Marlo R. Griesser, D.D.S.
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Sleep Apnea

Sleep apnea can present itself in three different forms: central, obstructive, and mixed. The most c ommon type is obstructive. All three types are defined by not breathing well or regularly enough to keep blood-oxygen saturation at normal levels. This hiccup in breathing can happen sometimes hundreds of times in a single hour, which causes your brain to say, “Wake up and breathe!” This results in you not sleeping soundly, which can cause a list of problems, including fatigue, inability to focus, forgetfulness, irritability, and other more serious conditions, like high blood pressure, acid reflux, stroke, weight gain, headaches, and impotency.

If you’re wondering what type of sleep apnea you may have, you first need to know what occurs with each type. Central sleep apnea is where your brain neglects to tell your body to breathe while you’re asleep. If structures in your mouth and throat block your airway while you’re sleeping, obstructive sleep apnea is the cause. If it seems that you suffer from both of these problems, you most likely have mixed sleep apnea. About one in four adults have sleep apnea. The older you get, the more prone to this sleep disorder you will be. Statistically, people who are male, overweight, have diabetes, or have high blood pressure will be most likely to suffer from this disorder. About 40% if people who snore are sleep apnea sufferers.

You may be thinking, How can a dentist help me? First, you need to be diagnosed at a sleep center. There you’ll have a polysomnogram, a test which records your brain waves, breathing patterns/motions, blood-oxygen saturation, and heart rate. The polysmnogram is painless and won’t require injections. We will use all this information to find out whether you have sleep apnea and if so, how severe it is. We may suggest a CPAP, which is a continuous positive airway pressure device, to keep you breathing normally and sleeping soundly through the night. Many folks, about 60%, don't like the CPAP. Another option is a simple oral appliance that you slip into your mouth at bedtime. The appliance slightly pushes your lower jaw forward to create a better airflow path while you sleep.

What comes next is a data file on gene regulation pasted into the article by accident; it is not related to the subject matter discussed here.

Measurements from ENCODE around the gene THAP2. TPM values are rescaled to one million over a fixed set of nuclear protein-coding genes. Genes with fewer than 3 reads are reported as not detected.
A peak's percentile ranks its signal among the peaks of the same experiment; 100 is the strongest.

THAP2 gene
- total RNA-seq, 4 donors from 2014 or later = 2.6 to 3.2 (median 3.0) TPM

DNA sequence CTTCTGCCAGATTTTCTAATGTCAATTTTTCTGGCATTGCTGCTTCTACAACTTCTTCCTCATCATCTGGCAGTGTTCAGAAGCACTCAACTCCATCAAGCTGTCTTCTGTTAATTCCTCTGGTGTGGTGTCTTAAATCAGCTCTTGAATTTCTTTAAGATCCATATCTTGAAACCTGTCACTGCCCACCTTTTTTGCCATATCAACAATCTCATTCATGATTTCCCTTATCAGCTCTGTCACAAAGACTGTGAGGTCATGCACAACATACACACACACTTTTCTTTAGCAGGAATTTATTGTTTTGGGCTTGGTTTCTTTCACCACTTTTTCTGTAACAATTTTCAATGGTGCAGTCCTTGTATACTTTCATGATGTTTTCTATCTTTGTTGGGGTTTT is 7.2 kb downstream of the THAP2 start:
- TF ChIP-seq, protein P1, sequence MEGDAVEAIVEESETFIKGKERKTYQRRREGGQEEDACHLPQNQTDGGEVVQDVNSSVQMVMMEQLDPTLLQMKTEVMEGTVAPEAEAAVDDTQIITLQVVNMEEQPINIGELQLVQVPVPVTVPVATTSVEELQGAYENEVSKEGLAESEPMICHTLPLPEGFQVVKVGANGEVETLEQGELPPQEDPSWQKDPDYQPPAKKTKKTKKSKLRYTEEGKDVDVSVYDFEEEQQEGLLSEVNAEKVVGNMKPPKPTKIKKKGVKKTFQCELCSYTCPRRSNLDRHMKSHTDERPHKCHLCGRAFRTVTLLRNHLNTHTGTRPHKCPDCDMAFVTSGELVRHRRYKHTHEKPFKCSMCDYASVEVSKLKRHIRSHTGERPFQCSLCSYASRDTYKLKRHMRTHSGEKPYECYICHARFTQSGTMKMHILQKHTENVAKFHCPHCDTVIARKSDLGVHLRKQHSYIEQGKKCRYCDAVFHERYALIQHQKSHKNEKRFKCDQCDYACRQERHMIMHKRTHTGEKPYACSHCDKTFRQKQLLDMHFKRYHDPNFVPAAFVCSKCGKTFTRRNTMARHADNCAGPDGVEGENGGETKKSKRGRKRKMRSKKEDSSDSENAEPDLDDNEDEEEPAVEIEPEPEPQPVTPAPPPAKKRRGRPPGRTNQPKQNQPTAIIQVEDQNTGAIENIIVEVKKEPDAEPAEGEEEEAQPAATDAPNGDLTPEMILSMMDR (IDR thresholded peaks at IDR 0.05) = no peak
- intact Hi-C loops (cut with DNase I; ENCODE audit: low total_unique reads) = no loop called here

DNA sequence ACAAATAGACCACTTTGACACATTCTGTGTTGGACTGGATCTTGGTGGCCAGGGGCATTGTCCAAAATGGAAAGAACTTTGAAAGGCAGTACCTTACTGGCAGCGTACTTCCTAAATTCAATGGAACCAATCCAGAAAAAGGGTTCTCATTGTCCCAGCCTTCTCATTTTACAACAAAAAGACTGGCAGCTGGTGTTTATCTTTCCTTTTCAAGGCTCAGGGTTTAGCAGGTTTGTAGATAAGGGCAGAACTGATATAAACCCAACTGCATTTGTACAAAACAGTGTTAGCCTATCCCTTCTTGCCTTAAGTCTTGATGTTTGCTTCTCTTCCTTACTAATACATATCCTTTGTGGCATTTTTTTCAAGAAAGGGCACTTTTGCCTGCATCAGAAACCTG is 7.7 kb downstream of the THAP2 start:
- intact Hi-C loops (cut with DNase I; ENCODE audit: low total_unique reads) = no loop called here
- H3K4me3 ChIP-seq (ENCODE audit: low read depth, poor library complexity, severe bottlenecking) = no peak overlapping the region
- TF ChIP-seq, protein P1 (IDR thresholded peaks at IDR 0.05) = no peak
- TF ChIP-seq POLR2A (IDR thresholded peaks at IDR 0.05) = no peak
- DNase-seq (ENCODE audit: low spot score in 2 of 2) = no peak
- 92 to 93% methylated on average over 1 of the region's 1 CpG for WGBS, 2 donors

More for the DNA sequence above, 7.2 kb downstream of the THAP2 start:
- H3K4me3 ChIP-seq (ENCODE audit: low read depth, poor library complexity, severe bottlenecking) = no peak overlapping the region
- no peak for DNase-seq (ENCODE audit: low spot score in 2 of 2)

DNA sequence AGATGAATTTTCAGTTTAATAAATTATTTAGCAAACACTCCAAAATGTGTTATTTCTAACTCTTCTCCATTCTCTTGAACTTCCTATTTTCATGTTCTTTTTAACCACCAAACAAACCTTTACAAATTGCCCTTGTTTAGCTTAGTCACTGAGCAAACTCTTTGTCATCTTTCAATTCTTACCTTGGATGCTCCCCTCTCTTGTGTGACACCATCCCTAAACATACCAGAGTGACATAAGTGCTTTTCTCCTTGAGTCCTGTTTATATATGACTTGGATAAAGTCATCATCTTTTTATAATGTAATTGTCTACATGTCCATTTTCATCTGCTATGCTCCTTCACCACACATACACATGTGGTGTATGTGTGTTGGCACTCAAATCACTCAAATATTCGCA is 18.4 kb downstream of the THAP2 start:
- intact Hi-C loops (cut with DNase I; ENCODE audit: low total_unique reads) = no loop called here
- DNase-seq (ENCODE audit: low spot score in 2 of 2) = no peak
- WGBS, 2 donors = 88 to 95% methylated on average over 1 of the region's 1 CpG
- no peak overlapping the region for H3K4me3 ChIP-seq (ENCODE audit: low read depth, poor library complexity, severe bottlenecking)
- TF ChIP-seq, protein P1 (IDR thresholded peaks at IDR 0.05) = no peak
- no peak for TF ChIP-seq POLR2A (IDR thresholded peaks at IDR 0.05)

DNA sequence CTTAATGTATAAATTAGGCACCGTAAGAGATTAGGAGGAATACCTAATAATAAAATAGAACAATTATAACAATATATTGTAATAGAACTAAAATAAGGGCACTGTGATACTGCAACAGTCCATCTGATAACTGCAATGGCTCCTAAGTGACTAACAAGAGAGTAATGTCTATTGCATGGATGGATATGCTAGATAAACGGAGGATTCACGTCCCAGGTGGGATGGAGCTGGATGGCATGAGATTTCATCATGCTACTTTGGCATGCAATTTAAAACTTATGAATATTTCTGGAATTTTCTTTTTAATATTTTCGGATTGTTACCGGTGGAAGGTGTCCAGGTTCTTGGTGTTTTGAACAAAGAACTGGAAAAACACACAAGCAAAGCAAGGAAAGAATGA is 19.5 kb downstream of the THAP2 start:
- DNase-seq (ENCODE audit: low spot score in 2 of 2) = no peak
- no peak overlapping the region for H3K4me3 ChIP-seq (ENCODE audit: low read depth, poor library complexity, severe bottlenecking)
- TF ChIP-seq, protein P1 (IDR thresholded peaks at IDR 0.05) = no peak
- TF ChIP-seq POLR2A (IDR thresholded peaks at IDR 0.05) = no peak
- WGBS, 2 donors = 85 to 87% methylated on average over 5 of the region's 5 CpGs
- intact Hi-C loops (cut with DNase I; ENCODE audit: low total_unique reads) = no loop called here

You deserve a peaceful, sound sleep every night. Whichever approach you choose to take, Dr. Griesser will make sure you get the rest you need without pain or surgery. Start sleeping well at night so you can enjoy your daily life!

TMJ disorders

    The TMJ is an acronym for the temporalmandibular joint which is located directly in front of the ear. There are common symtoms known as TMJ disorders which include:
  • Headaches
  • Neck pain
  • Fatigue and Restlessness
  • Popping and clicking of the joint while jaw opening
  • Tenderness to the facial and joint areas
  • Jaws locking
  • Clenching and grinding of teeth
  • Sore teeth and wearing of enamel
  • Pain while opening and chewing

  • Some patients suffer from TMJ pain during the day due to overstimulated clenching muscles which are triggered by stress. Other patients awake with the above symptoms due to nighttime clenching or grinding. At night, it is usually a collapsed airway that leads to clenching. These hyperactive muscles can be suppressed using a MAS (mandibular advance splint) which puts the jaw in a slightly forward position maintaining an open airway, and improves breathing.
At the office of Dr. Marlo Griesser, all new patients are evaluate for signs of TMJ disorders. Should signs or symptoms be present, Dr. Griesser will recommend the necessary options for treatment. All team members are well informed and have completed a training program on TMJ disorders.

 

 

 

   
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